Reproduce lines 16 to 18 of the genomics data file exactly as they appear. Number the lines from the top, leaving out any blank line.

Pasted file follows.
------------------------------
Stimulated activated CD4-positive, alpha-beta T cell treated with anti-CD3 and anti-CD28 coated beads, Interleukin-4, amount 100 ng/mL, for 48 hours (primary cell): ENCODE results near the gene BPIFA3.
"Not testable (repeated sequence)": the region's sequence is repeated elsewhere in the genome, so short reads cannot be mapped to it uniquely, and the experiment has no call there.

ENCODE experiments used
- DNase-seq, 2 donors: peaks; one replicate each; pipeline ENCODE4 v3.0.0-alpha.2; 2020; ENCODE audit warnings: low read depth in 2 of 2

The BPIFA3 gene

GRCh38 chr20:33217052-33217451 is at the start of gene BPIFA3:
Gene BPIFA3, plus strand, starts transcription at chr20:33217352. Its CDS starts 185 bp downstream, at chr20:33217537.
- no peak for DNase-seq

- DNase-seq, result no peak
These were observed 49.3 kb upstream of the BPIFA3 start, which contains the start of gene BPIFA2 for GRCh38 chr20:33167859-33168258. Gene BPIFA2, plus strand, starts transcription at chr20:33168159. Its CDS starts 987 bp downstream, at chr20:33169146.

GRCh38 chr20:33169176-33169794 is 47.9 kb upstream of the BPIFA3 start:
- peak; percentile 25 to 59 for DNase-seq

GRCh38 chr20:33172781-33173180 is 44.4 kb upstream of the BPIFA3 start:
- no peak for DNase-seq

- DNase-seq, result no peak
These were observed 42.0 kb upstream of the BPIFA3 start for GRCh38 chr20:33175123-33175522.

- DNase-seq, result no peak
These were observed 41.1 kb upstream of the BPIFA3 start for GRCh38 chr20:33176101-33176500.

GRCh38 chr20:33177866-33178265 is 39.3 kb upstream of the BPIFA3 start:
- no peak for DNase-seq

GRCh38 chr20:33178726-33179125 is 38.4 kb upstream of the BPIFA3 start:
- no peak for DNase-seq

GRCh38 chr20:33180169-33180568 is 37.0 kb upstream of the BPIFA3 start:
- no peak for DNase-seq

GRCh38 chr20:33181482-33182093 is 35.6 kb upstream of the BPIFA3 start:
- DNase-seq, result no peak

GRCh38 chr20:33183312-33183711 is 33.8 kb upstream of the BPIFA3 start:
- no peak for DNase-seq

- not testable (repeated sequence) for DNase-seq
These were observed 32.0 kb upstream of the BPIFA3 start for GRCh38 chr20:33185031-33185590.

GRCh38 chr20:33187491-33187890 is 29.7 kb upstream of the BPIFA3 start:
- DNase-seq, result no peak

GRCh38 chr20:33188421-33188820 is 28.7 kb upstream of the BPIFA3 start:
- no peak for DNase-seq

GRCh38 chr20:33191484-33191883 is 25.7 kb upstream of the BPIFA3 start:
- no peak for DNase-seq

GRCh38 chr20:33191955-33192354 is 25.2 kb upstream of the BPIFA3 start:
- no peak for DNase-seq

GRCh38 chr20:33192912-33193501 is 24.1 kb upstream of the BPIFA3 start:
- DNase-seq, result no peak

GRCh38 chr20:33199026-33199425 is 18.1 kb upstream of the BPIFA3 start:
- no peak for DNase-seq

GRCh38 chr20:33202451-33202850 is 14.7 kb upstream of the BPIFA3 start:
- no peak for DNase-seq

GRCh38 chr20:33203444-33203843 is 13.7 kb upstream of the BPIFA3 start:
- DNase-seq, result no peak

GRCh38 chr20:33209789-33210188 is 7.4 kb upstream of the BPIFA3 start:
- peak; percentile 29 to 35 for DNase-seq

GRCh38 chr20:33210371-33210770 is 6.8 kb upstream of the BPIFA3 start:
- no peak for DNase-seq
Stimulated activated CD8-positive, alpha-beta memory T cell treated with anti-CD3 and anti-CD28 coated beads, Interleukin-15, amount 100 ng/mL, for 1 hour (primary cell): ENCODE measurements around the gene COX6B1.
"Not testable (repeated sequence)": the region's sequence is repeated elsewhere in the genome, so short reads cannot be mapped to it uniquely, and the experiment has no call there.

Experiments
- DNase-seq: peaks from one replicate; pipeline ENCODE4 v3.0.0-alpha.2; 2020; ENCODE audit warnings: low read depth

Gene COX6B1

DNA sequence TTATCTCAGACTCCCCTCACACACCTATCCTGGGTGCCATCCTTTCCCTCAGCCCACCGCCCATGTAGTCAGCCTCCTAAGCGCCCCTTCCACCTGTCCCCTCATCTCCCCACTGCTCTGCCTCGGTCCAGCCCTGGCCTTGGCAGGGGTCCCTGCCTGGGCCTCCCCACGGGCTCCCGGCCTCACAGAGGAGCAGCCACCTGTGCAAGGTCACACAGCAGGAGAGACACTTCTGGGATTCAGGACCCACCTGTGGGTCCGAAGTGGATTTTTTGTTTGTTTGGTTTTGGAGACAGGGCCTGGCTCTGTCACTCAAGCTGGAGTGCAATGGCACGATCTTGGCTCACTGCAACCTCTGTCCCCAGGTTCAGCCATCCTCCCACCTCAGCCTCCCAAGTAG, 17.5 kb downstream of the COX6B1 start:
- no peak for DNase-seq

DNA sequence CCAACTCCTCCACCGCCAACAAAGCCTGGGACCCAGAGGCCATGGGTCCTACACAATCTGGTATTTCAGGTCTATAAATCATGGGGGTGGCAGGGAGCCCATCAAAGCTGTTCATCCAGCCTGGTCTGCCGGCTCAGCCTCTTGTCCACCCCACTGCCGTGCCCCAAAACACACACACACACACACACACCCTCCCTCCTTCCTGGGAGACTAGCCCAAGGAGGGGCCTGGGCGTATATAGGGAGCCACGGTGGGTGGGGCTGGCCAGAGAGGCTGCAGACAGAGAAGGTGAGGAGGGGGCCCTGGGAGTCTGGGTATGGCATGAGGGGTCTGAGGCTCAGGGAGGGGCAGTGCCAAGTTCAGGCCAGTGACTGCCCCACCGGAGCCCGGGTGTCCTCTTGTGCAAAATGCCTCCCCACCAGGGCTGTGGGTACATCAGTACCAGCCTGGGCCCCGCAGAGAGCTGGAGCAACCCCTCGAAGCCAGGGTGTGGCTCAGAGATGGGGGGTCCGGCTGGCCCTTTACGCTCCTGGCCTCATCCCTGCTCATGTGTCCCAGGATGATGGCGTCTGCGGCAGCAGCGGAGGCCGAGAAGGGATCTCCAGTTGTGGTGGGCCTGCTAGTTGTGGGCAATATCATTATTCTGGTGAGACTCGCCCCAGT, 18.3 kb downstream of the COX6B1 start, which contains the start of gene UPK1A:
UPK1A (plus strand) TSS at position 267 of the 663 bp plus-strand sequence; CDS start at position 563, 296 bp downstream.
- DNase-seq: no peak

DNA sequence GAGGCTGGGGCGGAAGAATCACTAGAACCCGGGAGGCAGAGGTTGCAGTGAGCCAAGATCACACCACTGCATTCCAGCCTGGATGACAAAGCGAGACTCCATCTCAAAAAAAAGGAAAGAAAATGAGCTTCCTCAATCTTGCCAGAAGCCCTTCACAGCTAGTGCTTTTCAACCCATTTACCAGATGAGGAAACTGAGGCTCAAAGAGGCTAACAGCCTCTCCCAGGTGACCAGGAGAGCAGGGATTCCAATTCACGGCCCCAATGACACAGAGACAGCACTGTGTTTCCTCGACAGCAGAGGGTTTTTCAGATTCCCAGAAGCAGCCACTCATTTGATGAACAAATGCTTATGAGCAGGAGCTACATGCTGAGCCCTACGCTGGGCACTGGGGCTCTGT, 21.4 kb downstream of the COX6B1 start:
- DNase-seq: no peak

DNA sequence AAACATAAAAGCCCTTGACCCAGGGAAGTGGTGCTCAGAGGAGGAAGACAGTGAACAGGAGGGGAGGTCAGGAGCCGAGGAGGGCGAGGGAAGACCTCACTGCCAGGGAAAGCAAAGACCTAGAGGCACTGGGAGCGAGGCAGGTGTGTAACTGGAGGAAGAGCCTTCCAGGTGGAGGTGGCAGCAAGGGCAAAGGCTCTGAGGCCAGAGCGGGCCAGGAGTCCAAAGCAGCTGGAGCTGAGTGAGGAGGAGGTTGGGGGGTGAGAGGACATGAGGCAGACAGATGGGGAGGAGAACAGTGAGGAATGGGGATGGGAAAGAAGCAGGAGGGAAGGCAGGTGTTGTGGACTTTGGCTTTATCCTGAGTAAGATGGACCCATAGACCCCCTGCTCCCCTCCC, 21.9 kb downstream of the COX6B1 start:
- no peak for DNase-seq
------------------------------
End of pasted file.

These were observed 42.0 kb upstream of the BPIFA3 start for GRCh38 chr20:33175123-33175522.

- DNase-seq, result no peak
These were observed 41.1 kb upstream of the BPIFA3 start for GRCh38 chr20:33176101-33176500.